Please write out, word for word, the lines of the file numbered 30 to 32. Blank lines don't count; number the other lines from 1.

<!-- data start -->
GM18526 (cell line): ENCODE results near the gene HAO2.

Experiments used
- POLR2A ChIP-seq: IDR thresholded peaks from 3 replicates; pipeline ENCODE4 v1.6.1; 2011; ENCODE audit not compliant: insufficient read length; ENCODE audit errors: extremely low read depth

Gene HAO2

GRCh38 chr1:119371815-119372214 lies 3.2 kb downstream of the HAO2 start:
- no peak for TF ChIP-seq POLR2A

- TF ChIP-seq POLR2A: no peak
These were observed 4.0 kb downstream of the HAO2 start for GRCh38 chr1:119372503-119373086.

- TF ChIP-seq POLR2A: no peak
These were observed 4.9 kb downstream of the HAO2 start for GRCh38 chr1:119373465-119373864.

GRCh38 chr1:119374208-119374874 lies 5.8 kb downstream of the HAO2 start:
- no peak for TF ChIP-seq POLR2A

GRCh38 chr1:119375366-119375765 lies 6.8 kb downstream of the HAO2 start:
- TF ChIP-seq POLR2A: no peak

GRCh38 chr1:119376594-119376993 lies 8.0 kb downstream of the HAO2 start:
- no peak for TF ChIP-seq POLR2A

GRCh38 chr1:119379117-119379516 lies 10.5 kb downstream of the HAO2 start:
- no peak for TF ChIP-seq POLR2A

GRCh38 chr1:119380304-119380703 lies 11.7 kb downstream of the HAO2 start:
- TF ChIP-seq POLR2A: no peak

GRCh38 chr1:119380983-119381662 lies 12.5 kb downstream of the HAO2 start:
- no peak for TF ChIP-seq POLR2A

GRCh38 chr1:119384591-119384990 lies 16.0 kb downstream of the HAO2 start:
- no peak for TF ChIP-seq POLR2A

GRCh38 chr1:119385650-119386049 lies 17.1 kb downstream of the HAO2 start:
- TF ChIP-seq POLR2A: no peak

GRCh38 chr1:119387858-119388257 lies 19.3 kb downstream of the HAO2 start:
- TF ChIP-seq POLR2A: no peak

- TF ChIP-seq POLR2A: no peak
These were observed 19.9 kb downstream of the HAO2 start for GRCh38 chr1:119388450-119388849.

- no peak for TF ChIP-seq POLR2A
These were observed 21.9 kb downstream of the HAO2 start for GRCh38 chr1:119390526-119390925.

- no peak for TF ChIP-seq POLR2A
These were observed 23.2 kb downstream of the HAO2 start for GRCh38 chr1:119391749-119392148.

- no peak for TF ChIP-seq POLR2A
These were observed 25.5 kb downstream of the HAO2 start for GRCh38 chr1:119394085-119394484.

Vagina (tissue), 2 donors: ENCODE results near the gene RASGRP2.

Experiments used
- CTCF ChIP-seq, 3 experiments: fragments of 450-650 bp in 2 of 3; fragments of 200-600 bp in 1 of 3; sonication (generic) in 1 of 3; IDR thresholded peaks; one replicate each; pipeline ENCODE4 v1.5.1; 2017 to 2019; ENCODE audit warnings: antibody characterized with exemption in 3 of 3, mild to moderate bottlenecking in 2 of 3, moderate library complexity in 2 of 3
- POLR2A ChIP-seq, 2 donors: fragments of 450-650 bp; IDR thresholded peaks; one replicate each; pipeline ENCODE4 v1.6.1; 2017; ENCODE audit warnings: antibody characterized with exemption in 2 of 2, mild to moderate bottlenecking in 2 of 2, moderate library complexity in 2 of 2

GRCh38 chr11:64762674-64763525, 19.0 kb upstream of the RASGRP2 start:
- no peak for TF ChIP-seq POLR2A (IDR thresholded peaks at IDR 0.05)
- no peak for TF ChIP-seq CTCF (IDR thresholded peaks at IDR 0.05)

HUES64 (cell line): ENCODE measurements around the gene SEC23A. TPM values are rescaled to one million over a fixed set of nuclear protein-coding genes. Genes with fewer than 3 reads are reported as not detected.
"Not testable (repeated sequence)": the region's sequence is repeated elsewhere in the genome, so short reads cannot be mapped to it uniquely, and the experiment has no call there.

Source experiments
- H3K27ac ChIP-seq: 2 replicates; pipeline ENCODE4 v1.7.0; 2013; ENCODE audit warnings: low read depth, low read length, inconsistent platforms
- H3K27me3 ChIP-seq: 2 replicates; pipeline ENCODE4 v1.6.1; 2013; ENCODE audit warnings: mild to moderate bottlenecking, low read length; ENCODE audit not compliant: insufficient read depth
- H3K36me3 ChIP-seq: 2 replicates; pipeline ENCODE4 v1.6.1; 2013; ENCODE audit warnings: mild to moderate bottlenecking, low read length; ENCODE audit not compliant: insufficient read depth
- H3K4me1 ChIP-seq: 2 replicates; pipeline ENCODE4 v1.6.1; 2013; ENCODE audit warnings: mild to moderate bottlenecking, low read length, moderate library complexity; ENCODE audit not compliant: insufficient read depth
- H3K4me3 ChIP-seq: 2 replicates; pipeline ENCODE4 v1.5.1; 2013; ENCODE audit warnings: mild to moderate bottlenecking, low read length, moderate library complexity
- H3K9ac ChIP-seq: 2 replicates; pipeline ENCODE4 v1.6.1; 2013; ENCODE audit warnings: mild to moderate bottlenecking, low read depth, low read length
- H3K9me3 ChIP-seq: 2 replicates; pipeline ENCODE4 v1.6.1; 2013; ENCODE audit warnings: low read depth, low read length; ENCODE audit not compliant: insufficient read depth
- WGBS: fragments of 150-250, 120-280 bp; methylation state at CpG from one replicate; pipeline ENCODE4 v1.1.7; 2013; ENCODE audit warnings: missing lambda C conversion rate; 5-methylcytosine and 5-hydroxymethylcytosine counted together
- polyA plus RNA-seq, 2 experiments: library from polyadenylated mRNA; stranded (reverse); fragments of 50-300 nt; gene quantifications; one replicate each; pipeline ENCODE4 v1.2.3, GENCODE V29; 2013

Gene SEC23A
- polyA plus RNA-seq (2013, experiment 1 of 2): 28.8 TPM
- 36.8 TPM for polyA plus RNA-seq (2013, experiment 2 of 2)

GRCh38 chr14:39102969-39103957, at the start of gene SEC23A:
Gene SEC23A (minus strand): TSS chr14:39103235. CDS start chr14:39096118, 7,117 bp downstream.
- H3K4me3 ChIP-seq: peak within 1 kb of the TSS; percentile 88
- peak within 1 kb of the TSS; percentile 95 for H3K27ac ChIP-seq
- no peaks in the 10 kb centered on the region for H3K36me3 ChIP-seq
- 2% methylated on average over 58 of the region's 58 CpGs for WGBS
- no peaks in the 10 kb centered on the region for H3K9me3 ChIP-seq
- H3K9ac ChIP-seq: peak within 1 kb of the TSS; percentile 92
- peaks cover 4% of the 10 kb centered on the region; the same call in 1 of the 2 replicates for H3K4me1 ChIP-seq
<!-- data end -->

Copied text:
These were observed 19.9 kb downstream of the HAO2 start for GRCh38 chr1:119388450-119388849.

- no peak for TF ChIP-seq POLR2A
These were observed 21.9 kb downstream of the HAO2 start for GRCh38 chr1:119390526-119390925.